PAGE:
Reader in Obstetrics & Gynaecology, University of Glasgow
I graduated from Edinburgh University in 1986. I thought the clinical and ethics aspects of Obs and Gyn were really interesting as a student. I then did an SHO post in Obs and Gyn after my PRHO year and got hooked. I now divide my time between clinical work and research.
Clinically, Obs and Gyn is a very rewarding specialty. What we do can have such a major impact on the health of women and their babies. After more than 15 years it is still a wonderful experience seeing a baby being born. I also enjoy the practical (surgical) aspects of the specialty. In research terms, there is still a lot we don't know about the basic mechanisms of labour. Its very exciting adding new pieces to the jigsaw.
I think Obs and Gyn is an enjoyable, dynamic and welcoming specialty. It is changing to be able to accommodate diverse working patterns, lifestyles and points of view. I would recommend it!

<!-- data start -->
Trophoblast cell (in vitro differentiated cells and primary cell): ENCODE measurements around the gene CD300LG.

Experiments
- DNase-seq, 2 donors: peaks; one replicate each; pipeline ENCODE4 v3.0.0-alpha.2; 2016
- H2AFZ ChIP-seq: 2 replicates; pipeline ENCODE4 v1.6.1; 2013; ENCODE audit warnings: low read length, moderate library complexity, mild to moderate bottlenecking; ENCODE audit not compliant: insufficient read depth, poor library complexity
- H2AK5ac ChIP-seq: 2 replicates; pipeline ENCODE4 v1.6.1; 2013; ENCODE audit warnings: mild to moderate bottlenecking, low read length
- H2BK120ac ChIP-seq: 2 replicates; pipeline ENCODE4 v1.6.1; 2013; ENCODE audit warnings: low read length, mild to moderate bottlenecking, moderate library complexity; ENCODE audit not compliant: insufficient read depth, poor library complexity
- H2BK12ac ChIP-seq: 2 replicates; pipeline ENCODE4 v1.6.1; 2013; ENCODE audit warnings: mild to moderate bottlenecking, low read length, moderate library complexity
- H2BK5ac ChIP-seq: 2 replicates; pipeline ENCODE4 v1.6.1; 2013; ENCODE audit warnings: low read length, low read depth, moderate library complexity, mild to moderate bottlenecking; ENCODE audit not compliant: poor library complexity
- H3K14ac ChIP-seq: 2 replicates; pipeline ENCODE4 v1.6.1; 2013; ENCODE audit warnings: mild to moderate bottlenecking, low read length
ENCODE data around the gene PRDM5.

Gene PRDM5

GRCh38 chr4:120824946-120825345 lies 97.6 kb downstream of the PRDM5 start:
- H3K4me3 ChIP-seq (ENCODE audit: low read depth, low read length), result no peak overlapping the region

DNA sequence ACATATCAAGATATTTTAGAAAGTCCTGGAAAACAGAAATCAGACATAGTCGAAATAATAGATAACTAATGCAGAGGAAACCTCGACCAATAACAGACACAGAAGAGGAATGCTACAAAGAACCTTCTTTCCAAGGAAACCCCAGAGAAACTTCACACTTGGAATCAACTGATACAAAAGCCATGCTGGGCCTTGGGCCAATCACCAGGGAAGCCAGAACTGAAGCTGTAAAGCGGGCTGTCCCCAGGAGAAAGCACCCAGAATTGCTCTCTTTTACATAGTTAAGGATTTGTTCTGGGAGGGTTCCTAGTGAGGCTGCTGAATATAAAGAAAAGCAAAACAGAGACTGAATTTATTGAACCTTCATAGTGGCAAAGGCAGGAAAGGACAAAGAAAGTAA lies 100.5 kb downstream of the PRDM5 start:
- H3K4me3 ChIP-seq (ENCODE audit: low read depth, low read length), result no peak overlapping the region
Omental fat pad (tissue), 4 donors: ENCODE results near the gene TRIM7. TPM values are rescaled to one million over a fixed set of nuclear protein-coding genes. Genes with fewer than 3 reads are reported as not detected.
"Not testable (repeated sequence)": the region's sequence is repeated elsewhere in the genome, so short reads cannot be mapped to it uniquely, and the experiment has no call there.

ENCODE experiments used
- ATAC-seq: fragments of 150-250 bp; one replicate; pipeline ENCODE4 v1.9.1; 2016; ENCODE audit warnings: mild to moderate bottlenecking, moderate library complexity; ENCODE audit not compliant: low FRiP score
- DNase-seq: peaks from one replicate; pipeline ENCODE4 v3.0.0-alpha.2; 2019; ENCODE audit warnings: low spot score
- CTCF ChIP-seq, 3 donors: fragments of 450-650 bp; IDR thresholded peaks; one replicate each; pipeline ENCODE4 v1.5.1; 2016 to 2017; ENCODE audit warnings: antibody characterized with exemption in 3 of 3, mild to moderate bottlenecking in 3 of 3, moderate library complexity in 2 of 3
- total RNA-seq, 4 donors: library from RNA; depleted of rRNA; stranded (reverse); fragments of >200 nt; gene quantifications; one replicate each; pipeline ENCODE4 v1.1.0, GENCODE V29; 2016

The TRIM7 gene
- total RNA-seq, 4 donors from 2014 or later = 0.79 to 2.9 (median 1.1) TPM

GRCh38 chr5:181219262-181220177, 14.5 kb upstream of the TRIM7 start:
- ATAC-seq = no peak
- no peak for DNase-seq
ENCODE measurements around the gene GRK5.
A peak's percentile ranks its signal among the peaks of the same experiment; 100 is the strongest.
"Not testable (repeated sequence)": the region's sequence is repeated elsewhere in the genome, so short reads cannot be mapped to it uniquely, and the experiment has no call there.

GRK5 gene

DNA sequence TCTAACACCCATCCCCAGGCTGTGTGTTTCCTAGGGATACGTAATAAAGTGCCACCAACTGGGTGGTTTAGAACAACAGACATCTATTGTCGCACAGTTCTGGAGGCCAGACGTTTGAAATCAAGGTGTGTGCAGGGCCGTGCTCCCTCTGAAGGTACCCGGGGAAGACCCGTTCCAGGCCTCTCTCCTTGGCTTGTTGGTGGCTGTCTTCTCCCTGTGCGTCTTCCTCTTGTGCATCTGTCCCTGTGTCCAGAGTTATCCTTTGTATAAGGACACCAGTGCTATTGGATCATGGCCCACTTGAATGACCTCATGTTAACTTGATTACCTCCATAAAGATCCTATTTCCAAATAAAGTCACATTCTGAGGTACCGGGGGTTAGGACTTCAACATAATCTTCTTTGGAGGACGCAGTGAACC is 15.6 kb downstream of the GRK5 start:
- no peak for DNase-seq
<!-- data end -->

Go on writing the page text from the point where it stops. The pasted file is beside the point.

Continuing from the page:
Professor SK Smith
Principal to the Faculty of Medicine, UCL
I chose Obstetrics and Gynaecology for two reasons. During my undergraduate time I enjoyed obstetrics and the opportunity to work with younger patients in a speciality which combined both medical and surgical activity was very rewarding. In addition, I was particularly interested in reproductive endocrinology which at the time was expanding rapidly (at a time before prolactin and IVF). Nothing that has occurred in the past thirty years has dimmed my love of the subject though in latter years the academic side of it has become more challenging than the clinical side which still remains an interesting, exciting and most rewarding subject.
Professor of Obstetrics & Gynaecology, Chelsea & Westminster Hospital